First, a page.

noneoftheabove


Eastside Projects
48 Sheet Billboard Poster


Harry Meadley
(Shhhhhhhhh) 2015


ESP and Eastside Projects are delighted to unveil a new commission made by ESP member Harry Meadley, for the gallery’s exterior billboard.

During the film ‘Brewster’s Millions’ (1985) the main character Monty Brewster, played by Richard Pryor, is tasked with having to spend $30,000,000 in thirty days in order to inherent ten times that amount. The only catch being he must not have anything tangible to show for it after the thirty days are up. Struggling to spend such a large sum of money in such a short space of time he realises the easiest way to waste money is on funding political campaigns. Unhappy with the mayoral candidates to choose from, as one is just as bad as the other, he runs himself – encouraging people not even to vote for him, but to vote for ‘none of the above’.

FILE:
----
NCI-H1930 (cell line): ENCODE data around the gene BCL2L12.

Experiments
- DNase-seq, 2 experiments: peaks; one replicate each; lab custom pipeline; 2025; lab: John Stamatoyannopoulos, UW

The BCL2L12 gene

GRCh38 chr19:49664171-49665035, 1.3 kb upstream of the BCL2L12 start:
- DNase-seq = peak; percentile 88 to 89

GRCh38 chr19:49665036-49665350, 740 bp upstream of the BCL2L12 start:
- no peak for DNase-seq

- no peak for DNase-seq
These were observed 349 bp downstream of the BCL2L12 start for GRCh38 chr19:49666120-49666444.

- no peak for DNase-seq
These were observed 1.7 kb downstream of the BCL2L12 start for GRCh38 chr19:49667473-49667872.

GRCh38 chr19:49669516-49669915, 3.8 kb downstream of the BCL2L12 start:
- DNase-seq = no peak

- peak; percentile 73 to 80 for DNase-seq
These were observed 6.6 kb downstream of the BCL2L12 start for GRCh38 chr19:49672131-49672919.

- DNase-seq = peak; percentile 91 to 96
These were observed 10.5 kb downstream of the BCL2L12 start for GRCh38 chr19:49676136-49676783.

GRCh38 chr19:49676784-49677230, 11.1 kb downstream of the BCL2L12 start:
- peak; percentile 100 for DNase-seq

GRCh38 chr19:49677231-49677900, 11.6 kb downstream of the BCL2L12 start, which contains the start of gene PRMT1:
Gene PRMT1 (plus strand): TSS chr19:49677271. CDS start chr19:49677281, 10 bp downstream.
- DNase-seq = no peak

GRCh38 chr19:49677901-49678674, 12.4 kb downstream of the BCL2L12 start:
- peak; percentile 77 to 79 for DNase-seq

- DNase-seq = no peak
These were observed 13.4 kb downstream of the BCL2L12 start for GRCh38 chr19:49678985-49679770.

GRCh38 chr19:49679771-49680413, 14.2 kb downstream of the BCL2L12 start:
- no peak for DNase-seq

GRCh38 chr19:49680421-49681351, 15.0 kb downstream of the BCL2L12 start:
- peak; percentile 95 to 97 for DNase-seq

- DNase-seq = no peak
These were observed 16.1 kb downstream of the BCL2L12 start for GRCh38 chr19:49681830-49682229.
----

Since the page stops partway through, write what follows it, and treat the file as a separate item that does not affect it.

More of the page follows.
Leeds based artist, and Extra Special People member, Harry Meadley has re-rendered the original logo from the film in order to continue the campaign’s message at a time when it seems most needed. In the last few years various ‘none of the above’ campaigns and candidates have appeared around the UK - often being blocked by the Electoral Commission citing the 'Registration of Political Parties (Prohibited Words and Expressions) (Amendment) Order 2005’ which states that no political party can be registered in the UK under the name "None of the Above”.

On the 2nd February 2015 the Political and Constitutional Reform Committee published the 'Voter engagement in the UK: follow up’ report within which it states that of everyone surveyed ‘having the option to vote for “none of the above” on the ballot paper is the proposal which has had the largest support’ (70%) recommending to Government that ‘this change would enable people to participate at elections even if they did not wish to vote for any of the candidates presented. If large numbers of people did choose to cast their vote in this way it would serve as a wakeup call for candidates and parties that they needed to do more to gain the support of the electorate’.